Finally, another challenge can be consistency in the messaging across platforms. When using social media or other avenues to communicate messaging about the institution, a call to action to visit the website is likely included. It can be a challenge to ensure what is in the social media post is consistent with what is on the website, especially if marketing/communications and web are in separate areas of the institution and don’t have a consistent workflow for sharing information.

This consistency (or lack of) can also be reflected on the website itself. For example, during the COVID-19 pandemic, we created a health advisory website to house all the information about vaccination requirements, masking, etc. While we could keep up with information early on in the pandemic, soon it became apparent that the Student Wellness Center was updating their website more frequently than our university marketing and communications team could. Instead of having inconsistent information between the two sites, we stripped much of the manual information we would input off the page, shifted our health advisory site to act more like a central hub and routed students to the Student Wellness Center for the most up-to-date information.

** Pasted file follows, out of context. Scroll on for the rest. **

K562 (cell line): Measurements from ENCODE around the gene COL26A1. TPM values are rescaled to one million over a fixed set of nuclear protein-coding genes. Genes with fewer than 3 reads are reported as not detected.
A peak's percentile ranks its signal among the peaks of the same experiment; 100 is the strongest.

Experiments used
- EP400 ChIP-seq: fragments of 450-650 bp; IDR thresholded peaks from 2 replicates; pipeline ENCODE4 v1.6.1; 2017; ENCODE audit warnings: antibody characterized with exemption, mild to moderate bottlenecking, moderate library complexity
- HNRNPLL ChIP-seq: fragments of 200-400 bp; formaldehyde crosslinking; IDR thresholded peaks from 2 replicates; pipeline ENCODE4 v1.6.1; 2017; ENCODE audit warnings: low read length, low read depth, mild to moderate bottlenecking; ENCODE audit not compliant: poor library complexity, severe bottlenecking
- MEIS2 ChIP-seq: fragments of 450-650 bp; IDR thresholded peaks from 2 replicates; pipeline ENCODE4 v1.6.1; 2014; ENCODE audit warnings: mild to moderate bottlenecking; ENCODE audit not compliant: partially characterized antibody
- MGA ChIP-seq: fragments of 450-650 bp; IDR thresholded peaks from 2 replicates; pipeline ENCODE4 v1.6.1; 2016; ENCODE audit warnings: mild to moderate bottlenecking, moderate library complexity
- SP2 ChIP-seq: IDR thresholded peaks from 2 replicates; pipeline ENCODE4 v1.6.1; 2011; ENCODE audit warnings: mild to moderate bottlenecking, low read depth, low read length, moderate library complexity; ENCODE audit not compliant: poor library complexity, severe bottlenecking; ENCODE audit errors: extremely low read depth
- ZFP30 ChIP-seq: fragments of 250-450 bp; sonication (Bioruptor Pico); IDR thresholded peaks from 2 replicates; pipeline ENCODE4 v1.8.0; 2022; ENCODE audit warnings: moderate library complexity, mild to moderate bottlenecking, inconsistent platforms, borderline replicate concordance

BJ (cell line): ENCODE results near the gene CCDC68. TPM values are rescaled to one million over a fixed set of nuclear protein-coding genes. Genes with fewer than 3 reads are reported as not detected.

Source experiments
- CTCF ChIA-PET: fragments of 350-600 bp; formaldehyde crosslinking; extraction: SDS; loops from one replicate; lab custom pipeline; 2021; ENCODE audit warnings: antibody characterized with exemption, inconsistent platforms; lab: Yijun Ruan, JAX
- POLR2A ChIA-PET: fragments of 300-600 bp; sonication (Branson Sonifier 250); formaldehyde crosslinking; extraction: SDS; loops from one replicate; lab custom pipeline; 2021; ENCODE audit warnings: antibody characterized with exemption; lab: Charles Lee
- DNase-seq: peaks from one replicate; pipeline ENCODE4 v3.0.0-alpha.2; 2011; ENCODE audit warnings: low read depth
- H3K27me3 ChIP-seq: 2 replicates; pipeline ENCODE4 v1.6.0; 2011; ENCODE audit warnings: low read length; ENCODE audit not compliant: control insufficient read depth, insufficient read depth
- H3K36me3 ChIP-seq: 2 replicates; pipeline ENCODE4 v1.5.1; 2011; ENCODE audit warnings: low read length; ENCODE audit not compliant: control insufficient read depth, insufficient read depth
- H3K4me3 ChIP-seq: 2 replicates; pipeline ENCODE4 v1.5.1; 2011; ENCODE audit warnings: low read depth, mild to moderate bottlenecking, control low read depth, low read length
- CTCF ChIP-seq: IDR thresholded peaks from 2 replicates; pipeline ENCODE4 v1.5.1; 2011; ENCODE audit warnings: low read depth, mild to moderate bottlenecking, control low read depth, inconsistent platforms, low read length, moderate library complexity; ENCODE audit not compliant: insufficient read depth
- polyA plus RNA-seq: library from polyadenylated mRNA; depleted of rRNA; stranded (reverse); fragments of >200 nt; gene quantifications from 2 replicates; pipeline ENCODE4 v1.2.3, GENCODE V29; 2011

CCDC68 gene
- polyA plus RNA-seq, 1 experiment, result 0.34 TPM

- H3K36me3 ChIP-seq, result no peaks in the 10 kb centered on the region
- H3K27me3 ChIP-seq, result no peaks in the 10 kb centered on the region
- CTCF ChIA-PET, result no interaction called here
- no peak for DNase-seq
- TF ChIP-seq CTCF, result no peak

What It Takes to Meet Students’ Needs

Involving students in the process of creating a website intended to meet their needs is a great practice to build into the workflow. Whether it is consulting students at the beginning of the process or utilizing a student focus group for user testing (or both), student involvement can help alleviate concerns about meeting their expectations and needs.

Three items that I would consider requirements are time, flexibility and accessibility. Building something high quality takes hours of concentrated brainstorming and execution. It cannot be rushed because, recalling the front door analogy and the need to make a good first impression every time students access the website, building a welcoming and consistently accurate website requires planning before implementation.